The recent Research Excellence Framework (REF 2021) shows a very substantial proportion of English studies research to be world-leading, with excellence spread across the country both regionally and institutionally.
The REF 2021 exercise found that 48% of research in English Studies was world leading. The research assessed by the REF 2021 found that there is excellence in English Studies across all regions and institution types as well as department sizes. The REF 2021 also showed that English Studies has responded to changing conditions innovatively and with versatility — researchers across the disciplines are carrying the practices of English Studies into the future of research, including the areas of technology and digitisation, eco criticism, the medical humanities, postcolonialism and migration studies.
While there have been improvements in the diversity of those studying and teaching English Studies, the data shows there is still some way to go to achieve representation.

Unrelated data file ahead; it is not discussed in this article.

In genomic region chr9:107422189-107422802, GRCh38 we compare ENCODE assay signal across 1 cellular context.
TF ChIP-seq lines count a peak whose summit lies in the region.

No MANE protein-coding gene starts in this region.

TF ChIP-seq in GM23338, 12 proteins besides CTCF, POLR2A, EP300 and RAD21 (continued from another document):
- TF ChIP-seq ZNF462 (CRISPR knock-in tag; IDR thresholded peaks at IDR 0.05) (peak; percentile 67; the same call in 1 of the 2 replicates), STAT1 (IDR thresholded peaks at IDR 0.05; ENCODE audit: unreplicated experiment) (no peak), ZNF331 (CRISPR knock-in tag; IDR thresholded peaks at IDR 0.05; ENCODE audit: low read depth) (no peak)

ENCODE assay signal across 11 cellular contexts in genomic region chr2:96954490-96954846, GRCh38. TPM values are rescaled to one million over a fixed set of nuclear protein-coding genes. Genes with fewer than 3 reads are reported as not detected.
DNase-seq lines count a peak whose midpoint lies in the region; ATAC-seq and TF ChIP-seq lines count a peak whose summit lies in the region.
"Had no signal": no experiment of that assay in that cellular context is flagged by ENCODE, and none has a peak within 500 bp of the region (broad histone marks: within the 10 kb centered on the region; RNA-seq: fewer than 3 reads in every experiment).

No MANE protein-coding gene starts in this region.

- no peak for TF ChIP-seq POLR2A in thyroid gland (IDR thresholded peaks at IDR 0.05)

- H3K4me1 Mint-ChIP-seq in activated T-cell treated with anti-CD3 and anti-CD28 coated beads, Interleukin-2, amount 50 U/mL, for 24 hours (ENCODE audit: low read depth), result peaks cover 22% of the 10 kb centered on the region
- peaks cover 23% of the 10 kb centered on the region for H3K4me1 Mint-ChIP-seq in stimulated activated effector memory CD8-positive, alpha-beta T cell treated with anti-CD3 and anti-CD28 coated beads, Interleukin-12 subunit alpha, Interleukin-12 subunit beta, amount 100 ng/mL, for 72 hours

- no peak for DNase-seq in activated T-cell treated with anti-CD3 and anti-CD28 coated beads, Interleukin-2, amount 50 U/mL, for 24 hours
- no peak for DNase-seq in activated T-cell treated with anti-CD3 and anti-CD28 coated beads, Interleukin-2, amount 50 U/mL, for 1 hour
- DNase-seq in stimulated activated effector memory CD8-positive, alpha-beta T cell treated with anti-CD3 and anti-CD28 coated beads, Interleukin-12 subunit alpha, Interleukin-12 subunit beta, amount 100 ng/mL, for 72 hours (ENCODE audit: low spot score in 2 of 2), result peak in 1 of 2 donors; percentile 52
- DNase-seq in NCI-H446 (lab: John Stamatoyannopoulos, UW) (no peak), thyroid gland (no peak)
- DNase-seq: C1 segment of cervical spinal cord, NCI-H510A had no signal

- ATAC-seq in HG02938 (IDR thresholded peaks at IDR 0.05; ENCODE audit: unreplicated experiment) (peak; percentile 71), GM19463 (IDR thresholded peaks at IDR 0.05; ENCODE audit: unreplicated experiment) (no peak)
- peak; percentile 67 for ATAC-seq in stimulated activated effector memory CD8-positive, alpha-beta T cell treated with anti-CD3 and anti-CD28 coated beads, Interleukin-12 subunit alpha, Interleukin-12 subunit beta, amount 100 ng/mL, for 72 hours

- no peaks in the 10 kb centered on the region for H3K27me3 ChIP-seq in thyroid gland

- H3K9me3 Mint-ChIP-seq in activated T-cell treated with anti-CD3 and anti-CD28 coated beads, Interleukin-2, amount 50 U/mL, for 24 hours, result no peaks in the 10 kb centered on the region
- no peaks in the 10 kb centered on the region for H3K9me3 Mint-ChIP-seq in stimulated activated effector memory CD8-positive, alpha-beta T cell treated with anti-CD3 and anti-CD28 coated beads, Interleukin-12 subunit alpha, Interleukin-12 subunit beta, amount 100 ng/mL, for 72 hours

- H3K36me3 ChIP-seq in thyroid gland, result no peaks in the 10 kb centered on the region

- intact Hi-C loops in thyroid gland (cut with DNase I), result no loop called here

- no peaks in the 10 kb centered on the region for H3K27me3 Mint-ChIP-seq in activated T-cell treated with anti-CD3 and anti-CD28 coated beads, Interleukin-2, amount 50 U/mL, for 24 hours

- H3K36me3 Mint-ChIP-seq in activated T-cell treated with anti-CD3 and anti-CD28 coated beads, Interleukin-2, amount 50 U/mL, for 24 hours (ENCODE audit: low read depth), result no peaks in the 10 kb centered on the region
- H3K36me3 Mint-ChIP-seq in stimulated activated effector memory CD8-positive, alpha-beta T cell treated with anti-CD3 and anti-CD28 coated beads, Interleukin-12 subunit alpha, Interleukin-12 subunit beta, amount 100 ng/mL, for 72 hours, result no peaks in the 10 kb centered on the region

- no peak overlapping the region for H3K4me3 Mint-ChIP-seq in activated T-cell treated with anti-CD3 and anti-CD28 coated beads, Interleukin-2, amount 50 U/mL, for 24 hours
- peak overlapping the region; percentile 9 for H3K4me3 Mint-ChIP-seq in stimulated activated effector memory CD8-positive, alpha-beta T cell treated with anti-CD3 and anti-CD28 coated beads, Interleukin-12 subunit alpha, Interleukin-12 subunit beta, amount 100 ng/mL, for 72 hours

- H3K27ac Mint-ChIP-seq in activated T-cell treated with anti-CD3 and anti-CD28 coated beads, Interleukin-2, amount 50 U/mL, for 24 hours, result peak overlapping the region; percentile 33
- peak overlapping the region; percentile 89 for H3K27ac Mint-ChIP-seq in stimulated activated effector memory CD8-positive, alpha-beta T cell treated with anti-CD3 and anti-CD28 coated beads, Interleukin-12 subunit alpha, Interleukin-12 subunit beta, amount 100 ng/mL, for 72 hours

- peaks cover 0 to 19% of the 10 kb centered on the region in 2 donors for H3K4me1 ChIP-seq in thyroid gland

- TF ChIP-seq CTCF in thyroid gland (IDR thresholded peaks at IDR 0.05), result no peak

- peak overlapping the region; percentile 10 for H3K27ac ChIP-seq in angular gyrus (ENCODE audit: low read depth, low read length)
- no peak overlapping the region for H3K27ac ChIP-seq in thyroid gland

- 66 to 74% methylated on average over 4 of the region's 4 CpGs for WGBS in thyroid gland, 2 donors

A lack of diversity was a key cause for concern for many interviewees, particularly in terms of fostering an innovative and open research and learning culture. In 2020/21, students studying English Studies were under-representative of the wider UK population in terms of ethnicity and sex. Declining numbers of part-time and mature students also indicate challenges in terms of Equality, Diversity and Inclusion (EDI). There are also complex and intersecting issues relating to EDI among English Studies staff. In 2020/21, women and people from Black, Asian and minority ethnic backgrounds were less likely to be employed at professor level and more likely to be employed on short-term contracts. These issues may affect EDI across English Studies staff in the long term.
The British Academy Observatory
As the UK’s National Academy for the humanities and social sciences, it is the British Academy’s role to support, strengthen and champion these disciplines. This report has been produced as part of the Academy’s wider Observatory function, which seeks to monitor the health and sustainability of SHAPE disciplines. It follows previous Academy studies on its constituent disciplines. This includes the pilot report on the provision of Theology and Religious Studies (2019) in UK higher education and a report on Business and Management Studies (2021). The Academy is committed to providing its community of constituent disciplines with the evidence required to understand and reflect on their health and sustainability. Doing so not only highlights the value of the discipline to society but equips its academic community with a clearer understanding of how they might respond in order to support the development of teaching and research in a changing landscape.